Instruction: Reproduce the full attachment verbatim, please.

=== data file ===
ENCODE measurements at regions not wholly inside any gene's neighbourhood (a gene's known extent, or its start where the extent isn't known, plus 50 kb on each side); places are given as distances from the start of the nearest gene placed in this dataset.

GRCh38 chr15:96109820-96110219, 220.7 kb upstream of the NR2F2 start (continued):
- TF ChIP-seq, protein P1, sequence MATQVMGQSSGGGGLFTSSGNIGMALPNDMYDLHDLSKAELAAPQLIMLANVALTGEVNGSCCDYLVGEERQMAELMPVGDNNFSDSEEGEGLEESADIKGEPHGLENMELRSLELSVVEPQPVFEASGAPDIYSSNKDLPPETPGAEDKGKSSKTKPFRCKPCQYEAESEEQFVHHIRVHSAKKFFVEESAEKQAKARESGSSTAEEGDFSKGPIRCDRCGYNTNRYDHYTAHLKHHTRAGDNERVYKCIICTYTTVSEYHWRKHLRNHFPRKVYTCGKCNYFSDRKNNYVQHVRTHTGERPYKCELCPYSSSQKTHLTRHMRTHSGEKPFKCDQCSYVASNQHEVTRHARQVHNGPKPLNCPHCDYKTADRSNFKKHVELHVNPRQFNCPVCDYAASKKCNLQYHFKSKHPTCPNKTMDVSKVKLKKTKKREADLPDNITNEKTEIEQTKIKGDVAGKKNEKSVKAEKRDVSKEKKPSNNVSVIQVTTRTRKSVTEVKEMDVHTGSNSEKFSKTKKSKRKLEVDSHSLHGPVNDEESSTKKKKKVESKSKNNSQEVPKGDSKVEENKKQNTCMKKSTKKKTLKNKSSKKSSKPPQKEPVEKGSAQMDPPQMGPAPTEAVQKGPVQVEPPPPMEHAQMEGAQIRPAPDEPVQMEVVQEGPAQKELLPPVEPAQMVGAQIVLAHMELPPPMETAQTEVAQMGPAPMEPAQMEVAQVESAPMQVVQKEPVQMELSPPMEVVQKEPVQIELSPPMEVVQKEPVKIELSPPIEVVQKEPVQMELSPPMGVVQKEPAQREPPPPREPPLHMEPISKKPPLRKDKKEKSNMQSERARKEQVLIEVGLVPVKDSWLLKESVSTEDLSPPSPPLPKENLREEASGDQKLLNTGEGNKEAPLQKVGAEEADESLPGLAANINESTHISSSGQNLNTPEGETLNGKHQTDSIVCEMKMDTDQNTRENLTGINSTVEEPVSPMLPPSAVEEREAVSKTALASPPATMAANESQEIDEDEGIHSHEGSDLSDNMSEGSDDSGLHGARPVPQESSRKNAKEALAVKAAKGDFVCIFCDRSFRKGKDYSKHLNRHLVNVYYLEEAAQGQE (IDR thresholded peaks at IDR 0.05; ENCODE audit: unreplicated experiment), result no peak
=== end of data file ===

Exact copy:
ENCODE measurements at regions not wholly inside any gene's neighbourhood (a gene's known extent, or its start where the extent isn't known, plus 50 kb on each side); places are given as distances from the start of the nearest gene placed in this dataset.

GRCh38 chr15:96109820-96110219, 220.7 kb upstream of the NR2F2 start (continued):
- TF ChIP-seq, protein P1, sequence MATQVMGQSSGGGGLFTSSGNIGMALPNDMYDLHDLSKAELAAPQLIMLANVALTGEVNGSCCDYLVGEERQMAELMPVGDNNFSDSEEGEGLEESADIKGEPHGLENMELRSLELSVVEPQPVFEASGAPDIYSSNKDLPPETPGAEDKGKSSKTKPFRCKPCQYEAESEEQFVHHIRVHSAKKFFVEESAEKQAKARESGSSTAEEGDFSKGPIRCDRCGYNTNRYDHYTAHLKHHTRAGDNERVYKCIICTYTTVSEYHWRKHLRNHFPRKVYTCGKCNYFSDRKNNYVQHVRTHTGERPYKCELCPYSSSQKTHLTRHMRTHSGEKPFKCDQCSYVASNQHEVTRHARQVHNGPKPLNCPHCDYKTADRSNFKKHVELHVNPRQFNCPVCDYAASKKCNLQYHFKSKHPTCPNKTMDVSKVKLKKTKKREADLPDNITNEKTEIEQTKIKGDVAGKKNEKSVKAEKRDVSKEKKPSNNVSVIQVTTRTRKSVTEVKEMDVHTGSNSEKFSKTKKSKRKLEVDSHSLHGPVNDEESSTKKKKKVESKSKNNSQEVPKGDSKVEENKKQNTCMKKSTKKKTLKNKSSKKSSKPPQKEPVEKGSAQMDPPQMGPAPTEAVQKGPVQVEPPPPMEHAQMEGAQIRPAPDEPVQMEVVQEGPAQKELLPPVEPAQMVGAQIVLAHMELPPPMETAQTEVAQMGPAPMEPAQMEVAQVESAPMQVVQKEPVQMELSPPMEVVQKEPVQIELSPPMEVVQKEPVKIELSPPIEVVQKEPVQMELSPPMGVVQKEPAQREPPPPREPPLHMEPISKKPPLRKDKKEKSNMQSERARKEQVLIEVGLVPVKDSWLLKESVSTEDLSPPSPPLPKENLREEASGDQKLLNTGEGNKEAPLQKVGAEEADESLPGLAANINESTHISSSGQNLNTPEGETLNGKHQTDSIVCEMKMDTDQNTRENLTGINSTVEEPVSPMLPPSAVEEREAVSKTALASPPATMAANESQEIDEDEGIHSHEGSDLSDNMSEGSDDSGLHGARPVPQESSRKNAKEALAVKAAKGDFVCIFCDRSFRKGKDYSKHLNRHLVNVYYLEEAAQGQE (IDR thresholded peaks at IDR 0.05; ENCODE audit: unreplicated experiment), result no peak